There I was, early Monday afternoon sometime in the spring of 1994, teaching advanced art class at a high school. The students were allowed to do whatever they wanted (within reason!) in class as long as I wasn’t lecturing, they weren’t too loud, and they had art ready to turn in on Friday.
That day, what held their interest wasn’t art; it was science.
Y’see, earlier in the day, the juniors had been given an assignment in science class: pick a topic for a science experiment, and then do it. The teacher had given them a list of suggestions, but they could also come up with their own ideas if they wanted.
One young man decided he wanted to run some experiments with Zener cards.
It went like this: For about two thirds of the run, he guessed most of the cards correctly. The ones he didn’t guess correctly — stars and circles — he always got wrong, and always mistook one for the other. If the card had a star, he said it was a circle; if it had a circle, he said it was a star. Every time. In my opinion, those should have counted for “half credit” or something, because the odds of always being wrong, and always being wrong in exactly the same way, are also rather small. Under any circumstances, he got sixty percent correct — three in five — out of the first sixty-five or so cards.
Then his classmates, standing around and watching, started getting excited. Wow, K is guessing all these cards right! Maybe he’s psychic!
And he got nervous, and he missed one. Not a star or a circle, either. Then he missed the next one, and the next one, and the next one. Once he started missing, he didn’t get a single other card correct. Remember, by random chance, any person ought to get twenty percent correct: one in five. To get thirty or so in a row incorrect is statistically improbable: only a zero-point-twelve percent (about one in a thousand) chance of that happening, in fact.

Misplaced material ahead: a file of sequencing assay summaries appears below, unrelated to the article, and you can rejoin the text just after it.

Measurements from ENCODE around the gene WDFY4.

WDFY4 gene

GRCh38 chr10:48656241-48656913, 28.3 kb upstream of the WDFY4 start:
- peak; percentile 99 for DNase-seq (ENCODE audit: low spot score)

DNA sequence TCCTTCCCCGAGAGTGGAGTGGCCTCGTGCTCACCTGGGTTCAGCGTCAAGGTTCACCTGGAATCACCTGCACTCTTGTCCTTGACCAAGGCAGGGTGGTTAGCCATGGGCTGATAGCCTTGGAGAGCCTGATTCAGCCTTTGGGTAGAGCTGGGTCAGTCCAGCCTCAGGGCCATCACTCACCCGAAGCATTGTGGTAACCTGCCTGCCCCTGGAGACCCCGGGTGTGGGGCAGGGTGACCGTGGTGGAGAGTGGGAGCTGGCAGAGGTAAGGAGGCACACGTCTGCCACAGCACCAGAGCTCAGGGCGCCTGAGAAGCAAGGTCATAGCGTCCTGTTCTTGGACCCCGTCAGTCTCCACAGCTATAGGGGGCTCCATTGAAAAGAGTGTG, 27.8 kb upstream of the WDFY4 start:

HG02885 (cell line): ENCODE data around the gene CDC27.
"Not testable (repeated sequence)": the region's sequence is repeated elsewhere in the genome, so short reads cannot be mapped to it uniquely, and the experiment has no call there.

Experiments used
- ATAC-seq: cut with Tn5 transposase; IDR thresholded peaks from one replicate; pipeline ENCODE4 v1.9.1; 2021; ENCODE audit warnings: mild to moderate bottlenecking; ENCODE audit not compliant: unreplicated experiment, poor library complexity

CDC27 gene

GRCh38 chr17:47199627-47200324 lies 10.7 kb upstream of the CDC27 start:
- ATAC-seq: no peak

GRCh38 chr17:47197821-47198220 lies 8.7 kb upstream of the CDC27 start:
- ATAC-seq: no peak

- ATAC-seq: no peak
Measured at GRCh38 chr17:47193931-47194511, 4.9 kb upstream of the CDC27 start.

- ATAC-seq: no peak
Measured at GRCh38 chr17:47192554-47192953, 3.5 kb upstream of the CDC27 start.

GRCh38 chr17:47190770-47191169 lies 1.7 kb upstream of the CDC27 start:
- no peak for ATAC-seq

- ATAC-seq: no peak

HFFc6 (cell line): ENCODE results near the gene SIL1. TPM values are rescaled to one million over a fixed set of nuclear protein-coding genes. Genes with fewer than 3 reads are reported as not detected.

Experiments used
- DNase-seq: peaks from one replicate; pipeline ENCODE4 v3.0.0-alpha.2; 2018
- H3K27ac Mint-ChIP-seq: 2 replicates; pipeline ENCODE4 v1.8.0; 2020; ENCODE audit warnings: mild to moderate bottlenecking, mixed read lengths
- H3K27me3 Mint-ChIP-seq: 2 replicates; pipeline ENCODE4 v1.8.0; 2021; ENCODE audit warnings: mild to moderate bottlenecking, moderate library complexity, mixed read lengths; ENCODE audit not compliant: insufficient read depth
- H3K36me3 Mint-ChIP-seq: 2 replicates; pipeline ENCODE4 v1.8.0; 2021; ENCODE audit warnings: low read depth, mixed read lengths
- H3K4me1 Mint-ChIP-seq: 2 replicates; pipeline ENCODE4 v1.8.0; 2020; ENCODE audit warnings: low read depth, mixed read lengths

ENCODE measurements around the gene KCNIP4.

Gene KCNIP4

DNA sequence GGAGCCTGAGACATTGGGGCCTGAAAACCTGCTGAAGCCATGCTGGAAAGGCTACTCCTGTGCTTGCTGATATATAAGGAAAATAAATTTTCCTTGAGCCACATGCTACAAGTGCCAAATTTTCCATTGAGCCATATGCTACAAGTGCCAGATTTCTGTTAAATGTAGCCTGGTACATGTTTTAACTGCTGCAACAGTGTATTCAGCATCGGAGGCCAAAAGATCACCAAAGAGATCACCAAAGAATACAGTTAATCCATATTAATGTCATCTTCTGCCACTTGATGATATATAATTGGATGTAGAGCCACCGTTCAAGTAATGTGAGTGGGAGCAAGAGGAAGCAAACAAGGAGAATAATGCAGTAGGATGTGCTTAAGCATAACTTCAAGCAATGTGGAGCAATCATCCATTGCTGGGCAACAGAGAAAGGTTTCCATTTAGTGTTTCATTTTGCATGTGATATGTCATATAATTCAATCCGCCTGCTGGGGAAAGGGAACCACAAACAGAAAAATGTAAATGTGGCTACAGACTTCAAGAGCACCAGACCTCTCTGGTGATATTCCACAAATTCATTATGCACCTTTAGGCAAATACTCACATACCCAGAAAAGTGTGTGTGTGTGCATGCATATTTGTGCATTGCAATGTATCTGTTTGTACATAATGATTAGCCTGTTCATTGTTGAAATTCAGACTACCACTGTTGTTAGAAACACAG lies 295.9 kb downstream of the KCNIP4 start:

Do the math. Even if you want to ignore the last ones, where K missed every card, he still got thirty-nine percent correct.
(If you are inclined to leave a comment containing something about ‘professional debunkers,’ you should make very certain you have all your facts in a row, and you should make very certain they are facts. I claim no ‘meaning’ in what I observed; I only claim that I observed it.)
The point of the school assignment was to learn about the scientific method. The kids could have been observing the growth rate of spider plants to determine if they prefer country music over hard rock, and they’d have gotten a good grade so long as they wrote about the experiment correctly. I was proud of my student, even though he was doing something not related to art. There he was, thinking outside the box and refusing to take the easy-but-boring route…